Another way to look at it is on a per cinema basis. The only major exhibitor to publish annual results, Cineworld, reported that it made GBP £84.6 million (USD $140.7) in ‘Retail’ in FY 2013, with an average ‘Spend per Person’ of GBP £1.75 (USD $2.91), while at the acquired Picturehouse Cinemas its GBP £3.06 (USD $5.09), reflecting the premium market that the art-house chain caters to. Given that many people bring their own snacks, while some buy nothing, it shows that the patrons that do consume concessions do so in significant amounts. Enough to warrant worry about sugar intake, given the clinical evidence of the harm it does.
What about healthy alternatives? The idea has been discussed for a long time and took centre stage at ShoWest (as CinemaCon’s predecessor was still called back then) in 2010, when Sony Pictures CEO Michael Lynton urged the assembled exhibition industry to offer healthier concession options, citing results from moviegoer surveys:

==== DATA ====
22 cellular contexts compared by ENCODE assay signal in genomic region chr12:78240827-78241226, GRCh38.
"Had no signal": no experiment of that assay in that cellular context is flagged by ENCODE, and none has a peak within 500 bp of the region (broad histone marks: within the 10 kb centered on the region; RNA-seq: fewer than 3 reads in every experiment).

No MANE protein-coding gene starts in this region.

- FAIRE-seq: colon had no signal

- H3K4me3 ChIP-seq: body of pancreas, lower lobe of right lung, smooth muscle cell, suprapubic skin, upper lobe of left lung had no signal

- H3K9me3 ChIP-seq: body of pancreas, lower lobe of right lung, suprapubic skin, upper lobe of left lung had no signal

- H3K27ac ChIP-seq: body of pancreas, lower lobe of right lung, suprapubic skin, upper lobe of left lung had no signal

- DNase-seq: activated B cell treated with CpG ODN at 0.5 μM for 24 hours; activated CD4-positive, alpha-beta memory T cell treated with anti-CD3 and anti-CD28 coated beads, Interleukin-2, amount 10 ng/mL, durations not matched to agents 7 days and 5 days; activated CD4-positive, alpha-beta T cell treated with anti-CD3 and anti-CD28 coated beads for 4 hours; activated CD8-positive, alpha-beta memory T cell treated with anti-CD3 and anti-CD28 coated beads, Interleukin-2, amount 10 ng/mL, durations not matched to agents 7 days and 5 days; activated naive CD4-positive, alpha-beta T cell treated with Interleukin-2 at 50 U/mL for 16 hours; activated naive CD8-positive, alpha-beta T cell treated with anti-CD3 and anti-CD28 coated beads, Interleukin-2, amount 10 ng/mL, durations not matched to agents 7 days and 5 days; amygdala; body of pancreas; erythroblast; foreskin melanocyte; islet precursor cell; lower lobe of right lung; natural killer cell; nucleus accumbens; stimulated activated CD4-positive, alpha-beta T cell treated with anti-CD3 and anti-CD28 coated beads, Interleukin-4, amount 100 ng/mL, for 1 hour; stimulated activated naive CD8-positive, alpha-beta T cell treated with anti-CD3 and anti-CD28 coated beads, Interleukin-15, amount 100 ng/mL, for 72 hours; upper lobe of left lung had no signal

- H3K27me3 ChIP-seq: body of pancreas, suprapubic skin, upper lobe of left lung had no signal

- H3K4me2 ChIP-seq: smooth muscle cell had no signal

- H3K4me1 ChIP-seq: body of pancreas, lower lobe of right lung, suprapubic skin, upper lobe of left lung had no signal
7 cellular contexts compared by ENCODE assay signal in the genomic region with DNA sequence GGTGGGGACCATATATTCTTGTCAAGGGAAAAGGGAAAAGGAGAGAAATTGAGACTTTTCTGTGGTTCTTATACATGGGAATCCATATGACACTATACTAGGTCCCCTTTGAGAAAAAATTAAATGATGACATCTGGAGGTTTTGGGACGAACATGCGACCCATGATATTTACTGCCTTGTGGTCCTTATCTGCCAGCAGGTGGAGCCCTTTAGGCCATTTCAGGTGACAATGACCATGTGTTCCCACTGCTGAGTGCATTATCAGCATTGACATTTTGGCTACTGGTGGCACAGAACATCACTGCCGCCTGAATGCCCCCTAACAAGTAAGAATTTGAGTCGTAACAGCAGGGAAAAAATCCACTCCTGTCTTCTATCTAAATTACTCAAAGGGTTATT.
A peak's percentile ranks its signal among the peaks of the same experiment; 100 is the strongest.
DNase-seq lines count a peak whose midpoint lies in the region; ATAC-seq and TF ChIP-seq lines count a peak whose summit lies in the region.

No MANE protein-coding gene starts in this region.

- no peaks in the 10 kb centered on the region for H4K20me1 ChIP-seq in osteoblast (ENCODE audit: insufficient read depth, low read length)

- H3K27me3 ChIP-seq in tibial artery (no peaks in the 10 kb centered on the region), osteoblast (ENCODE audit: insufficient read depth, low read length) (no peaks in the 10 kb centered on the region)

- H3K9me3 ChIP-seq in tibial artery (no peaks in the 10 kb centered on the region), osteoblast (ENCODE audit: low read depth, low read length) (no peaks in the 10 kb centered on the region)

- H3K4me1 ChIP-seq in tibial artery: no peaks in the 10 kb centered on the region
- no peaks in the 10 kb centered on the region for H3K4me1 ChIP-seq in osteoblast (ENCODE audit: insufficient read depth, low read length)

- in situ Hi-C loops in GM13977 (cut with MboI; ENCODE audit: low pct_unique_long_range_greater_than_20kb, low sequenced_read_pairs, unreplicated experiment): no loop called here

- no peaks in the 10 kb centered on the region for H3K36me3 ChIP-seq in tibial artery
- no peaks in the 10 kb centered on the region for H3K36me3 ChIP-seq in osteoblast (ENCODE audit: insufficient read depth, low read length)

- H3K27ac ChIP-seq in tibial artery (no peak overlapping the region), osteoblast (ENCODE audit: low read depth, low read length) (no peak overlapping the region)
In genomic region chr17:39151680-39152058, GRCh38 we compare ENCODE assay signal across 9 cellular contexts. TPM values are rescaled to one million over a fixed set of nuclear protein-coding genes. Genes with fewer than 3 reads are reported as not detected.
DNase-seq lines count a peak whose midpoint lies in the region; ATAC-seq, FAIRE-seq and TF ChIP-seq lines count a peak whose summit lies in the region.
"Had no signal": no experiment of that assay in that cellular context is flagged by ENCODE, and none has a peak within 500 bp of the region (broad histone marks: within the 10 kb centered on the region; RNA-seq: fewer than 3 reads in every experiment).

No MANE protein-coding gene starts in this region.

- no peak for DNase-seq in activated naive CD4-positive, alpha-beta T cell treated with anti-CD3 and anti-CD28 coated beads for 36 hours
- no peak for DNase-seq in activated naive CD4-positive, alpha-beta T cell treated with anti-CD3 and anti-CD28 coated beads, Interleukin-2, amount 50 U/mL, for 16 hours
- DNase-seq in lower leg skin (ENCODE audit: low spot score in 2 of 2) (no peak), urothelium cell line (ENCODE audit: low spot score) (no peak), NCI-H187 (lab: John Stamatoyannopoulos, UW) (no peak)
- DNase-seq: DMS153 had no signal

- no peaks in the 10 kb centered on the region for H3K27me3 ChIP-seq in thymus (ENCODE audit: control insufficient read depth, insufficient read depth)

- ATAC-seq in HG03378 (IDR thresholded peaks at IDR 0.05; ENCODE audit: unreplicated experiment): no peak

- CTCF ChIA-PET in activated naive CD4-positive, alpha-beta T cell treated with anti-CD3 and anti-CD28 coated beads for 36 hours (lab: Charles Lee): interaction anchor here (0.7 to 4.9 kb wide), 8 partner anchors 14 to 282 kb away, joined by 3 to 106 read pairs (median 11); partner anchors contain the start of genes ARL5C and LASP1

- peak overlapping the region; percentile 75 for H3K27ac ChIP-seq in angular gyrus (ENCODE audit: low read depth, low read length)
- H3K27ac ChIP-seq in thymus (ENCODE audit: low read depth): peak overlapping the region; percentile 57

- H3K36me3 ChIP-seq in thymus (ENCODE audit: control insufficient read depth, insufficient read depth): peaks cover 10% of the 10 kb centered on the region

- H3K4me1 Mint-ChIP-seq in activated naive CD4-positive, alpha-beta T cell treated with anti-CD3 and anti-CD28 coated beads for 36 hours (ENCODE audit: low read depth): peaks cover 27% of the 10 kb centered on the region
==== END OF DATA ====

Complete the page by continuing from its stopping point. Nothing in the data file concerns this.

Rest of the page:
“By bringing healthier snacks into your concession stands you would be helping our country meet an urgent public health need. Taking this step is also great audiences and for your business because people want to see healthier foods in theatres and when they do, they’ll buy them.”
The problem is that what people say in surveys and how they act as consumers are often two different things (known as ‘cognitive dissonance’). They may say that they want healthy alternatives, but when given the option they still go for the sweet-n-salty options. As quoted in the Daily Mail article:
A Cineworld spokesman said it had trialled healthy choices such as fruit and nuts in the past but these had proved unpopular with customers, adding: ‘The cinema experience is seen as a treat by most people.’